Richard Lewis was a novelist who emerged during the British horror fiction boom of the late 1970s, then vanished once that boom turned to bust. Over a few short years, he churned out several pulp in the popular ‘eco-horror’ genre popularised by Gun N.Smith and James Herbert. His real name was Alan Radnor, and he sometimes used that name as a writer, mostly outside the genre.
His first – and probably best known – horror novel was Spiders, a tale of a new strain of flesh eating arachnids rampaging across Britain, which was published in 1978. The spiders here range in size from tiny to giant, and at one point it seems that the authorities will have to take the nuclear option to destroy them!
The book was popular enough to spawn a sequel, The Web, taking place six years after the original horror and featuring more of the same.
Spiders aside, Lewis seemed to struggle to find creatures that would instill terror in the potential reader. The Devil’s Coach-horse (aka The Black Horde) attempts to make mutated bugs that burrow into human flesh seem terrifying, though the cheery looking bug on the original cover didn’t help in that respect. Still, it featured plenty of action:
“Pete Thompson should never have stopped. For from the railings above, a mound of beetles which had been feeding on a dead steer tumbled onto his hair and down over his eyes and began quickly decimating what was left of his face. Screaming, practically blind and his mind almost snapping, he ran into the yard, the blood pouring down his neck.”
He wrote about another sort of bug in 1983 with Night Killers, which sees mutated cockroaches on the rampage. To quote the blurb:
For 300 million years they have existed unchanged – furtive insects scuttling through the shadows. Till modern man began to destroy his environment …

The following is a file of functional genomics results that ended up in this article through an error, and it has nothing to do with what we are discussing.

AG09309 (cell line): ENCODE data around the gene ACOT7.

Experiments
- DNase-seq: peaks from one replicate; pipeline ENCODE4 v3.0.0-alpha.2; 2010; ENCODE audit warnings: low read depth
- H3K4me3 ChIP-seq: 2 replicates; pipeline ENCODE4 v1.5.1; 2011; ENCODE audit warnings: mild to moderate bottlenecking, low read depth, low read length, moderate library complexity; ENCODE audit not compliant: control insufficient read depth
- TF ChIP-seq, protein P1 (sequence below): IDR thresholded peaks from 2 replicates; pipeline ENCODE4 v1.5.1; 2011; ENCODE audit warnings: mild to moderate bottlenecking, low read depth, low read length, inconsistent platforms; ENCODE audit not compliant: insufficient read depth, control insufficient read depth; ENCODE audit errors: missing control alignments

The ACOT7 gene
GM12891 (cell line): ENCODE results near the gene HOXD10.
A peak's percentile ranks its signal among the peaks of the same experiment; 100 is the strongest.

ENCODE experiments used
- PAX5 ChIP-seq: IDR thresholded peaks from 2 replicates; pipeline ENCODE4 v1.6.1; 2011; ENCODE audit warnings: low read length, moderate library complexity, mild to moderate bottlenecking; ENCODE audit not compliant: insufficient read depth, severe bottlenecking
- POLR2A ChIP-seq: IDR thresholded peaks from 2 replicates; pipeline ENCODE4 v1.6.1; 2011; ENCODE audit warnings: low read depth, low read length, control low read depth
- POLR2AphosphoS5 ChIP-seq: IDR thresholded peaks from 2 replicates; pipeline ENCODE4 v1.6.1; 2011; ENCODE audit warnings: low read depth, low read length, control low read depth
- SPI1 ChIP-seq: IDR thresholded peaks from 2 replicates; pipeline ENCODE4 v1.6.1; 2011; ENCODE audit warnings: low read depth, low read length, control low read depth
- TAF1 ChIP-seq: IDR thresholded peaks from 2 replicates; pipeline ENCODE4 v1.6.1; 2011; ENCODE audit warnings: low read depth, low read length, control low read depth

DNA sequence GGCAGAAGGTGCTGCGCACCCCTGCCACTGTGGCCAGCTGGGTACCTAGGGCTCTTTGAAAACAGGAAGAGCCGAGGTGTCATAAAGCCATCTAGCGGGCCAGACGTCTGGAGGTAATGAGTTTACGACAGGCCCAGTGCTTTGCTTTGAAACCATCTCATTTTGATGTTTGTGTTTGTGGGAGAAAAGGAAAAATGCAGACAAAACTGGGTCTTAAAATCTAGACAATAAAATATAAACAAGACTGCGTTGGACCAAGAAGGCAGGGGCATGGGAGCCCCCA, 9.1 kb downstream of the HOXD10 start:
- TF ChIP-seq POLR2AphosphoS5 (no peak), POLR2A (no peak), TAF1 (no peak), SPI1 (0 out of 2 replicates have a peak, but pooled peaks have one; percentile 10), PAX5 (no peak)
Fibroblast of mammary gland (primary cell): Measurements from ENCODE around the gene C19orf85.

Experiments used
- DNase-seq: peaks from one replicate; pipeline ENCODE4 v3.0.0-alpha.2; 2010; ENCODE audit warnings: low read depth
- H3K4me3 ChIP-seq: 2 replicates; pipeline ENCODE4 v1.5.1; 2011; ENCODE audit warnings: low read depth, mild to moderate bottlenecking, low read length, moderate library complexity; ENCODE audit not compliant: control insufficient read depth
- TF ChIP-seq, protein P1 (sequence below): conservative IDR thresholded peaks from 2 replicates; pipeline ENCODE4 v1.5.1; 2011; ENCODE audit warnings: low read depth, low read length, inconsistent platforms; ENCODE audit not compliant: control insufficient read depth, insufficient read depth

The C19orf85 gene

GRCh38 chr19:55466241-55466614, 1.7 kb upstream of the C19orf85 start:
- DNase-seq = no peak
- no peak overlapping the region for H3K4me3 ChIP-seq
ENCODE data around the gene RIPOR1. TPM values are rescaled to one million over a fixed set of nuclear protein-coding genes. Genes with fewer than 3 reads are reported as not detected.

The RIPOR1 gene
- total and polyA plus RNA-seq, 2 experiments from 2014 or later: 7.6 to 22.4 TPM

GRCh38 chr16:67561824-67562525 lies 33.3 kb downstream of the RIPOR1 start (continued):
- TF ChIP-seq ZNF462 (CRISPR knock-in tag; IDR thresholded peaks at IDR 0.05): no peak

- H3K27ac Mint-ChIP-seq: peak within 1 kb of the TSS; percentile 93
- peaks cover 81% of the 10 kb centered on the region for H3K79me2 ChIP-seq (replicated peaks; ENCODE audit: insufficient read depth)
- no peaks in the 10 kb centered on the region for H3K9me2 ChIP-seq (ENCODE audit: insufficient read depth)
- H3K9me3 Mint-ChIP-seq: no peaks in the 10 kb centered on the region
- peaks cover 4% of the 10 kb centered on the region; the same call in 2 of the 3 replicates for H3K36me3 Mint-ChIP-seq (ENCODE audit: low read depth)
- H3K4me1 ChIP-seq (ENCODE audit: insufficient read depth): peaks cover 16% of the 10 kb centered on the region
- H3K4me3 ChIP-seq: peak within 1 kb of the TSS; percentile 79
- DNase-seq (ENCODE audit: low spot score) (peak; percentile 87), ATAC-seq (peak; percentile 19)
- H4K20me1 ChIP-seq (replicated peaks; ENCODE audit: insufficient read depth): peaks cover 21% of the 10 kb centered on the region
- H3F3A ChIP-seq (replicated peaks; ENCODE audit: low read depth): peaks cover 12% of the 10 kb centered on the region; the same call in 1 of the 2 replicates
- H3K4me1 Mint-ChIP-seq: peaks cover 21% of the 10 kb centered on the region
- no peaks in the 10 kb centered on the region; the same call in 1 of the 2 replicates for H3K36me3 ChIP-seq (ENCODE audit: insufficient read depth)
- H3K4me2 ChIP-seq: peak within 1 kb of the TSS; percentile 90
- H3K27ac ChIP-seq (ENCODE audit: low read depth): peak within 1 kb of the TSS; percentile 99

They came the fatal night when a vicious murderer died before he could burn his latest victim.
Ravenous cockroaches devour the corpse, and develop a new craving – for human flesh. Mutating into savagely efficient killers, they prey on the young, the old, the drunk, the injured. Undetected. Unstoppable.
Eventually two scientists guess the truth, but no one will believe them – until a chilling disaster strikes!
And even then the nightkillers have an unsuspected weapon …
His 1981 novel Parasite is a rather grimmer affair about a deadly infection carried by water-borne insects. But the book is also about the breakdown of society s the infection spreads, with the setting up of death camps and the population turning on doctors. It’s surprisingly nihilistic stuff.
He moved away from killer bug and creepy crawlies entirely for his 1983 book Possessed, which appears to be his final novel. This is a story about strange things happening to the people working on a new super computer, the 5000 RX. Weird hallucinations, psychotic behaviour and mind control are at the centre of the tale. The book was originally published under his real name, and this might explain why it is so different in tone and style from his other books. Notably, his only other horror novel as Radnor is The Force, published in 1979 and also dealing with technology, the supernatural and mind control.
Lewis also wrote a novelisation of David Cronenberg’s Rabid, which sticks pretty much to the story of the film without adding much in terms of character or action. Outside the horror field (and again, under his own name, he also authored several other books, fiction and non-fiction, ranging from the sexploitation spy story Red Light Red, through tie-ins for TV shows Whodunit, Dick Barton and Masterspy to a book about the paranormal and a biography of Elton John.
In 1986, he produced the obscure British TV series World’s Beyond, which was an anthology show based around real life cases from the Society for Psychical Research.
He should not be confused with American ‘young adult’ horror author Richard Lewis.